Jon Brion, the established producer known for his works alongside Kanye West, Frank Ocean and most recently Mac Miller, sat down with Apple Music’s Zane Lowe to discuss Miller’s first posthumous release, Circles.
The nine-minute conversation sees Brion opening up about the beginning of his work relationship with Miller, remembering the first time the late rapper had played material for him. He notes that the tracks he was first introduced to ended up appearing on both Swimming (the album Brion also produced) and Circles, adding, “I don’t think there was a grand design. [Miller] liked the idea of there being a connective tissue.”
As the interview carries on, Brion reveals that they already had around eight or nine tracks laid out when Miller unexpectedly passed in September of 2018. The rapper’s family asked him to continue his work on the project, uncovering material that he hadn’t worked on at that point, namely “I Can See.” In a separate interview, he confirms that the female vocals heard in the song’s chorus belongs to Miller’s ex-girlfriend, Ariana Grande. “Somebody just told me something about that, some kerfuffle,” he said. “I mean, that was a pre-existing track. There were a few songs the family gave me that he’d been working on independently that I thought fit thematically with what we had worked on. ‘I Can See’ was one of those… I played some things on those tracks to make them feel like the others, but those vocals were already there. It wasn’t like an executive decision or anything.”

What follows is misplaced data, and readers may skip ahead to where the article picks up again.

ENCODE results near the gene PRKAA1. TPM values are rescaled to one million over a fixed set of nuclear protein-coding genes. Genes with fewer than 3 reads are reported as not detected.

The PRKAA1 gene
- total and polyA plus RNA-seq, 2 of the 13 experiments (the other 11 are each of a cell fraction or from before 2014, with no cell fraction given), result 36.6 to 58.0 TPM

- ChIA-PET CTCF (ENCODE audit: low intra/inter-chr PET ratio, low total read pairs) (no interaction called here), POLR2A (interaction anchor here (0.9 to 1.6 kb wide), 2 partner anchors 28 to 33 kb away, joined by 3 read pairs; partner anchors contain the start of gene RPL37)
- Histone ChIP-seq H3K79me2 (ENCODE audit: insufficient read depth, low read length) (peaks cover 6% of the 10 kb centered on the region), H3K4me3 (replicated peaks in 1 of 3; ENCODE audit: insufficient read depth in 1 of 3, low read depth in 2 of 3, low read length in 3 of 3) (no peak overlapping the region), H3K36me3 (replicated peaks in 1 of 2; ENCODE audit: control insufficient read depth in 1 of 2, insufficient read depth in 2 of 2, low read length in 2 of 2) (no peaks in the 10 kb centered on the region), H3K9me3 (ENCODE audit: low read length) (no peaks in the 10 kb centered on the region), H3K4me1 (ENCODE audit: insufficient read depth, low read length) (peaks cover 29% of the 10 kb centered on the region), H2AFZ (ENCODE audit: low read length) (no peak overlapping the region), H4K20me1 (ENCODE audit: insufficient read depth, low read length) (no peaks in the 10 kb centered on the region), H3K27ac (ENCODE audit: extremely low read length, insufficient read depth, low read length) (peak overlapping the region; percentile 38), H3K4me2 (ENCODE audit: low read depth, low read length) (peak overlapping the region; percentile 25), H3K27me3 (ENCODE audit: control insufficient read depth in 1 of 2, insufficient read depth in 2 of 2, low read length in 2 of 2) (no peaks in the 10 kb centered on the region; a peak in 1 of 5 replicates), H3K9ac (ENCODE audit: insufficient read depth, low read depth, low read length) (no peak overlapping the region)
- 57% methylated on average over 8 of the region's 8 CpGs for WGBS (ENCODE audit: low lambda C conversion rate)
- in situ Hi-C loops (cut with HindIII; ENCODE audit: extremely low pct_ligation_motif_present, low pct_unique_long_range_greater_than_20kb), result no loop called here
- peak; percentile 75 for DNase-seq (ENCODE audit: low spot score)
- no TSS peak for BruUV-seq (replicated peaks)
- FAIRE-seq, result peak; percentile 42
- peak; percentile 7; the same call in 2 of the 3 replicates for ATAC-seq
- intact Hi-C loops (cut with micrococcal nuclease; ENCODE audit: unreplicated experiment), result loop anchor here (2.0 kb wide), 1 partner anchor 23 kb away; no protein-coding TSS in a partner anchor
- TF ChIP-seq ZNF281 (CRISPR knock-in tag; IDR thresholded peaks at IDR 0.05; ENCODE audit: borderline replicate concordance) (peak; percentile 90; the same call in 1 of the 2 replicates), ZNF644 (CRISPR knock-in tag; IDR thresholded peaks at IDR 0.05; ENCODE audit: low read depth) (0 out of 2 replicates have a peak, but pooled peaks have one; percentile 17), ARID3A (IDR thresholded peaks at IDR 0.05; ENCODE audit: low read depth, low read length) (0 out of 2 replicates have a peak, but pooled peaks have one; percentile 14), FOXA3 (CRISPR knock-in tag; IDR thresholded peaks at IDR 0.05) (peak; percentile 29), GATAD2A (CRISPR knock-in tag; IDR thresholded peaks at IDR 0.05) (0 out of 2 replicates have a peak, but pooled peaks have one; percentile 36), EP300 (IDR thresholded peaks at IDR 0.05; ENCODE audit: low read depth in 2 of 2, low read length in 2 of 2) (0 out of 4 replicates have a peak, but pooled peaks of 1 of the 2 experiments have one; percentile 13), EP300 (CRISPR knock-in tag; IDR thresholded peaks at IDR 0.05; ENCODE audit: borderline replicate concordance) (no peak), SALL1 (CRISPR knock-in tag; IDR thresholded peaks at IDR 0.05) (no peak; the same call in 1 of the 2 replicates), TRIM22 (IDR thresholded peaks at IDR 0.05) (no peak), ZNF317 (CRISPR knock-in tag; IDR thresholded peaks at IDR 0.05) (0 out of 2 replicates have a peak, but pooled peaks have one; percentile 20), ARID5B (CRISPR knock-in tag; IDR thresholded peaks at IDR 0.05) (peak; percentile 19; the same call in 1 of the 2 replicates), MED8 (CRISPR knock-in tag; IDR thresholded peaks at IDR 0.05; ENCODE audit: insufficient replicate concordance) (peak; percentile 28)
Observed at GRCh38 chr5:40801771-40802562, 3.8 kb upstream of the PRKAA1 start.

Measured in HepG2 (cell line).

The conversation with Lowe ends with a lengthy explanation behind choosing “Once A Day” as the closing track, “At some point, somebody has to make some decisions. I put it there in the sequence and I’ll tell you why.” Brion continues, “He came over, played two or three things — that was one of them. I looked forward to his visits so much because every time, there was this new discovery like, ‘You’re hiding this? This thing is fully fleshed out, it’s personal, it’s heartbreaking.’ And I just said, ‘Hey, I think the piano’s a little typical…I’ve got this old, cool ’70s synth that’s touch-sensitive.’” He added, “I bawled my eyes out. Heard it twice in a row…Ran out into the hallway and cried again, and dried my eyes out, and went back in and sat through the usual…I refused to play musically on it because it was already great. I could hear it was there. So that’s why it’s there, because it ripped my guts to shreds.”
Watch the full interview with Zane Lowe above.